So far as can be learned this is the first complete translation into English of the Philogelos. A few jests were translated in 1 741 and published in the Gentleman's Magazine for that year. These have been attributed by Lowndes to Dr. Samuel Johnson, and are to be found in an appendix to this work. They form an interesting John- son item which many bibliographers have overlooked. Doctor Johnson was a contrib- utor to the magazine at that time and if they were not translated by him, they well might have been, judging from their pon- derous and involved style which takes the real point out of the joke. W. A. Clouston published twenty-nine of these stories in The Book of Noodles in 1888 but they were freely rendered and in several there are mistakes that would lead one to be- lieve that he borrowed them irom some other translation. A long time since, two or three were printed in a handbook of an cient literature as spedmens of classic wit* These were evidently derived from Hark- ness's Elementary Greek Reader published about forty years ago. This exhausts the list of translations so far as the writer has been able to trace.

The text of many of these facetiae is very corrupt, as will be seen from several of Eberhard's comments in the notes, and replete with post-classical and transliterated Latin words; at times the lexicon failed completely and the meanings had to be derived from the Latin notes and emenda- tions suggested by previous editors of the text.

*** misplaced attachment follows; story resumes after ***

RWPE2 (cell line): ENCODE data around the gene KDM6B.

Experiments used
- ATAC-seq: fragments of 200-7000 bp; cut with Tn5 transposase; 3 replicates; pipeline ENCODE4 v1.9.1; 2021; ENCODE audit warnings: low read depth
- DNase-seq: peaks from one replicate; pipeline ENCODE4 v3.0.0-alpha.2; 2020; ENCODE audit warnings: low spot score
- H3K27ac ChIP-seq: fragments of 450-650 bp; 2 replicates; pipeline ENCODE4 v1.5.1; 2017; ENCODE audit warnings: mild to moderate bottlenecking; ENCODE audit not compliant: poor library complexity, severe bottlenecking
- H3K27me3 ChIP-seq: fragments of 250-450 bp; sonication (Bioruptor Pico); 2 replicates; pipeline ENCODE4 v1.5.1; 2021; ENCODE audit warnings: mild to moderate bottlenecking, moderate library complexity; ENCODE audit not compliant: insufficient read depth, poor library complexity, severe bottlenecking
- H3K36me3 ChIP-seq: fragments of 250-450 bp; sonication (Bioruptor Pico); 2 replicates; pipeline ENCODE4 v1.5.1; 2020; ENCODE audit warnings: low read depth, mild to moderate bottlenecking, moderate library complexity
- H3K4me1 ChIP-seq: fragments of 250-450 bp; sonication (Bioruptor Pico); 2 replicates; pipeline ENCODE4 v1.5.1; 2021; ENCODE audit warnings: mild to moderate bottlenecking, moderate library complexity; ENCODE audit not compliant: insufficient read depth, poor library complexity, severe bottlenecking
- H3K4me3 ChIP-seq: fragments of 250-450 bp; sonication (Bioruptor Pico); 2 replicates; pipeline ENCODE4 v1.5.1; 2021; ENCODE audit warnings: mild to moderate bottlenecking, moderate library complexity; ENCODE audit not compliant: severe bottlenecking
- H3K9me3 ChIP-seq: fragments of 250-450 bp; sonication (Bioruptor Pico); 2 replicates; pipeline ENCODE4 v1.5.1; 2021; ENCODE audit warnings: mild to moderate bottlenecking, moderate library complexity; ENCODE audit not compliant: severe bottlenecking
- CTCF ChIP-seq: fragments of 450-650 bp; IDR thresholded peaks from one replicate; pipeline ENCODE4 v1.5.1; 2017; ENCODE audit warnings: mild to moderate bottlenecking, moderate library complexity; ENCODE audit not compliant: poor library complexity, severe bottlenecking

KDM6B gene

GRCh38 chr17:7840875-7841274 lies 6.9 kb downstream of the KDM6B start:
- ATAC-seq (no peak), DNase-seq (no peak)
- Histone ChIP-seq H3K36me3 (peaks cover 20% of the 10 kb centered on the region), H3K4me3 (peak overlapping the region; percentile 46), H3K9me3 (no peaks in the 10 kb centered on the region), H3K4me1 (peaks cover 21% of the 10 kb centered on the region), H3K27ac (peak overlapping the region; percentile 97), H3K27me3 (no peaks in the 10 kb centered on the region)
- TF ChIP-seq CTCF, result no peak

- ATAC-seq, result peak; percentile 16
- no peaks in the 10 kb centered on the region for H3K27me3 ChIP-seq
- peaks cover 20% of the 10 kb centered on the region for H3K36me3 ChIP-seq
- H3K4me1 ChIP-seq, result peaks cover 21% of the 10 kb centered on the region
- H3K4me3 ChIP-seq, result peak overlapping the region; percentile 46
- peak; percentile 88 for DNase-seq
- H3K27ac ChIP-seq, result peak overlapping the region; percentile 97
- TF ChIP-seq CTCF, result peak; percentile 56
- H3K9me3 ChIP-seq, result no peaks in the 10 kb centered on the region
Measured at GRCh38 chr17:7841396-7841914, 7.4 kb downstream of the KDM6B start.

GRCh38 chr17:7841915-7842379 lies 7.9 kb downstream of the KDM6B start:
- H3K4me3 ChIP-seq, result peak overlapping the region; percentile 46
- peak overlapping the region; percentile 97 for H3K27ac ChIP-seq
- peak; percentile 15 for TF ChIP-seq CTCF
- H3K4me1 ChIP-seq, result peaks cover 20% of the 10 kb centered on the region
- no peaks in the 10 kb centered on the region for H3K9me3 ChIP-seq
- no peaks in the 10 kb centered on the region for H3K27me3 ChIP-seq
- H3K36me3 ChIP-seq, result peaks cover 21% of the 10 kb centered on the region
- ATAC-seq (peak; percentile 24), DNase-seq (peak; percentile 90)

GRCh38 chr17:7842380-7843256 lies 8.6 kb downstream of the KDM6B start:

Acknowledgment is here made to Pro- fessor Harold N. Fowler, ph.d., of the College for Women, Western Reserve Uni- versity, and Professor Barker Newhall, PH.D., of Kenyon College, who kindly al- lowed the first drafts of the translation to be read to them and who made valuable suggestions in the rendering of obscure pas- sages.

This volume is the first of a series of books dealing with the wittols of various countries, a collection which has never be- fore been brought together and which it is hoped will prove acceptable to the mem- bers of the Rowf ant Club.

C C* B.

Cleveland, August i, 1919.


The Jests of Hierocles and Philagrius

The Jests of Hierocles and Philagrius

The Pedants


A pedant ordered a silversmith to make a lamp and when the latter enquired how large he should make it, he replied, "Large enough for eight men."


A pedant whilst swimming almost choked to death. He made an oath that he would not go into the water again until he had first learned to swim well.